• extend the increased small-business expensing under section 179 through 2009;
    • provide relief to state and local governments through the issuance of tax-preferred bonds; and
    • provide several energy-related tax incentives.
  • House Majority Leader Steny Hoyer said that he expects the bill to come to a floor vote on January 28 and a final bill to be presented to the President before February 16.
  • The summary of the Ways and Means bill can be accessed here
  • The text of the bill can be accessed here.  

SENATE FINANCE COMMITTEE RELEASES ECONOMIC STIMULUS PROPOSAL:  Senate Finance Chairman Max Baucus unveiled his panel's $455 billion portion of the stimulus package today, including $275 billion in tax cuts for families and businesses as well as $180 billion in aid to the poor, unemployed, and cash-strapped state governments. The Senate Finance Committee is scheduled to mark up the bill on January 27th.

According to the Committee, the bill contains the following tax relief provisions for businesses:

  • Increase of the Net Operating Loss Carry Back Period. The proposal would extend the carry back period for NOLs from 2 years to 5 years for NOLs arising in taxable years ending in 2008 and 2009. This provision would not apply to entities that received funding from TARP (Troubled Asset Relief Program). This proposal is estimated to cost $17.2 billion over ten years.
  • Delayed Recognition of Certain Cancellation of Debt Income.  Certain businesses will be allowed to recognize cancellation of indebtedness income over 4 years for specified types of business debt repurchased by the business after December 31, 2008 and before January 1, 2011. This proposal is estimated to cost $511 million over ten years. 
  • Extension of Elective Expensing (Section 179).  The February 2008 stimulus bill increased the expensing limit to $250,000 and the phase-out to $800,000 for 2008. The proposal would extend the provisions to 2009. This proposal is estimated to cost $41 million over ten years.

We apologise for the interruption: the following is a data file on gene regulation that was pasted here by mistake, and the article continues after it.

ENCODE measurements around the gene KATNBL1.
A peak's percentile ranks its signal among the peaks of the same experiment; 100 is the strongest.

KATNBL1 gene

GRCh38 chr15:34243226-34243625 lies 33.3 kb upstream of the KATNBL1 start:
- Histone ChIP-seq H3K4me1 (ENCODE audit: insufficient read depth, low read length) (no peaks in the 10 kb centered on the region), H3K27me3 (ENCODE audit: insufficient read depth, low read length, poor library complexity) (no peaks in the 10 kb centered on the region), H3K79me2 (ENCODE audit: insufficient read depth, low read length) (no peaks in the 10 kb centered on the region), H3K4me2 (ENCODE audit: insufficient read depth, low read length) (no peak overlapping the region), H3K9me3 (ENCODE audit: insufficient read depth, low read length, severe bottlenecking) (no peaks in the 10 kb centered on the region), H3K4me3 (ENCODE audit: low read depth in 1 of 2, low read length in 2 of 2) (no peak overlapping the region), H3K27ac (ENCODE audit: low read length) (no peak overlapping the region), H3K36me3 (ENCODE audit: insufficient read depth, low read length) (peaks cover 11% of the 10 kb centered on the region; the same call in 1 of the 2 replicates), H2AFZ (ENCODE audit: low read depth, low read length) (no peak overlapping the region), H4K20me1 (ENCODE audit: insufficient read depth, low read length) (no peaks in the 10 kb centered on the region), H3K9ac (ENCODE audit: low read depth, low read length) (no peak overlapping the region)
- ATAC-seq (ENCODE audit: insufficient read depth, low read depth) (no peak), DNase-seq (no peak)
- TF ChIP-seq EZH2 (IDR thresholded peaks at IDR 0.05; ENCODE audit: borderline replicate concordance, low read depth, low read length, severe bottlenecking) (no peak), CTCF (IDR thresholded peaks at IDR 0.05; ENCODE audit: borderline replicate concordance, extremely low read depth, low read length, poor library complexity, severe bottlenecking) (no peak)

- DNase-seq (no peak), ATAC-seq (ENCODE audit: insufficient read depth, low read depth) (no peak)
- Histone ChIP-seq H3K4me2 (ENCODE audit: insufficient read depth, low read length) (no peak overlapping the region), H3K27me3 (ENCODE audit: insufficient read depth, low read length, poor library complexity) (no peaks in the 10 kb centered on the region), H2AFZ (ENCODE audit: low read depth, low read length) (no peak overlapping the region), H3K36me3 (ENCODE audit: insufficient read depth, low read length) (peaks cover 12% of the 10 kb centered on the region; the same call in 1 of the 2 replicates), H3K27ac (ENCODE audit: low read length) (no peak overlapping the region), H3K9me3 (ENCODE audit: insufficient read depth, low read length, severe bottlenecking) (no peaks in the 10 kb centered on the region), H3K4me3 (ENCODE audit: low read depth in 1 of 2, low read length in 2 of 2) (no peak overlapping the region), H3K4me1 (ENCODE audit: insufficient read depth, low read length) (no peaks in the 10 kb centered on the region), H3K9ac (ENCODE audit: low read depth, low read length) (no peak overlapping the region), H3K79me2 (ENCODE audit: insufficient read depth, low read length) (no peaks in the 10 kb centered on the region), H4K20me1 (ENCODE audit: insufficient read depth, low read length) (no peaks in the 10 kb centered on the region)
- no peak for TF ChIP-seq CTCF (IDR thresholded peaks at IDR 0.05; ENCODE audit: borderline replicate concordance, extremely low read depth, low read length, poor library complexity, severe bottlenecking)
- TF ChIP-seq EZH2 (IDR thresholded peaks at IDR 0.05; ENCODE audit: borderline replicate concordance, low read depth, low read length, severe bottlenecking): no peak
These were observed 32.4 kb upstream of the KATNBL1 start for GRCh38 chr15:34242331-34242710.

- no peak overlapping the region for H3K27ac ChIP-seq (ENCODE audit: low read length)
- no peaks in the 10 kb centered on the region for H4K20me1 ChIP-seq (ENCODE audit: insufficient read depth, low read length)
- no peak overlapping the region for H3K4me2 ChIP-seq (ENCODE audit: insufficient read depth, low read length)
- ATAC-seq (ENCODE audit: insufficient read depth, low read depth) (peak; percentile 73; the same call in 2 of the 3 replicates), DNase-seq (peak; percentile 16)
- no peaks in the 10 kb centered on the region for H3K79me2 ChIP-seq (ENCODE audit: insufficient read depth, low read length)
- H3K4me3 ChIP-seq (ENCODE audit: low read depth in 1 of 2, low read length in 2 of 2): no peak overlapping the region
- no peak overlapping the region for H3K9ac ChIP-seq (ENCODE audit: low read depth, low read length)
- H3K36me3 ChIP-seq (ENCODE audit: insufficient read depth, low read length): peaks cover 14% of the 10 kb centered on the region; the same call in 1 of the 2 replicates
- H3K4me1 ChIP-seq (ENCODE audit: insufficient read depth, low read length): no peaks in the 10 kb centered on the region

• Extension of Bonus Depreciation.  The February 2008 stimulus bill allowed a trade or business to depreciate an additional 50 percent of the cost of an asset acquired and placed into service in 2008. This proposal would extend bonus depreciation for calendar year 2009 at 50 percent. This proposal is estimated to cost $5.3 billion over ten years.
  • Extension of Monetization of Accumulated AMT and R&D Credits in Lieu of Bonus Depreciation.  This provision extends the provision contained in the Foreclosure Prevention Act of 2008 and allows AMT and loss taxpayers in 2009 to receive 20 percent of the value of their old AMT or research and development (R&D) credits to the extent such taxpayers invest in assets that qualify for bonus depreciation. The amount is capped at the lesser of 6 percent of outstanding and unused AMT and R&D credits or $30 million. This proposal is estimated to cost $805 million over ten years. 
  • Expansion of the Work Opportunity Tax Credit (WOTC).  The proposal would add homeless veterans and disadvantaged youth as qualified target groups for WOTC. This proposal is estimated to cost $208 million over ten years.
  • New Markets Tax Credit.  The proposal would authorize an additional $1.5 billion for the 2008 allocation round and an additional $1.5 billion for the 2009 allocation round. Tax credits for 2009 allocations made after the date of enactment would be allowed against the alternative minimum tax. This proposal is estimated to cost $1.05 billion over ten years. 
  • Industrial Development Bonds.  The proposal would modernize certain tax exempt qualified small issue bonds or industrial development bonds (IDBs) for facilities that create or manufacture intangible property. The proposal would also clarify which physical components of any given facility are eligible for such tax exempt financing. This proposal is estimated to cost $203 million over ten years.